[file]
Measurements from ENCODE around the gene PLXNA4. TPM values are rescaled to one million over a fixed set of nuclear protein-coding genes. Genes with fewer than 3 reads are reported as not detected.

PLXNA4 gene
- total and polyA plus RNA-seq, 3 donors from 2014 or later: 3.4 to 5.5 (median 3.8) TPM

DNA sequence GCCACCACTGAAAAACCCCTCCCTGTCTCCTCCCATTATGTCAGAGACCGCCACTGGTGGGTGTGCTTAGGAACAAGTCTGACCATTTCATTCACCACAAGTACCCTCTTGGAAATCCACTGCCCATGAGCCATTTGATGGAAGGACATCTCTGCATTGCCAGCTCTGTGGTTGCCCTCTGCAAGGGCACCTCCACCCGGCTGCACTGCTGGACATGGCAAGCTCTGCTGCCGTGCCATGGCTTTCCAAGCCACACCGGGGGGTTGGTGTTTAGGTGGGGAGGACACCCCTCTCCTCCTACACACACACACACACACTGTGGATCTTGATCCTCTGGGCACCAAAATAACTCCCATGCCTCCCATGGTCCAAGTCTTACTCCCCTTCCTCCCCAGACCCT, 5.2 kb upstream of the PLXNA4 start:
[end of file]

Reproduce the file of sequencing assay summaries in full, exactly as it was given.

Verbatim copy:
Measurements from ENCODE around the gene PLXNA4. TPM values are rescaled to one million over a fixed set of nuclear protein-coding genes. Genes with fewer than 3 reads are reported as not detected.

PLXNA4 gene
- total and polyA plus RNA-seq, 3 donors from 2014 or later: 3.4 to 5.5 (median 3.8) TPM

DNA sequence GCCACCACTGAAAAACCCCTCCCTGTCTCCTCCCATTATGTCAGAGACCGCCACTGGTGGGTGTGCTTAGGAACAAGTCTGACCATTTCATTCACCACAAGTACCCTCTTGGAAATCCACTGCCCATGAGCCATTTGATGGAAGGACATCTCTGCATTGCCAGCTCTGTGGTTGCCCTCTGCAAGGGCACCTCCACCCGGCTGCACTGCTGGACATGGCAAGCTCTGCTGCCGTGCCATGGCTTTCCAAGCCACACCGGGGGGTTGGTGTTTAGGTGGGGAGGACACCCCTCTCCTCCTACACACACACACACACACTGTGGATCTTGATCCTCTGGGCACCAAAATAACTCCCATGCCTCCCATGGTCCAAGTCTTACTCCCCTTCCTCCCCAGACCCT, 5.2 kb upstream of the PLXNA4 start: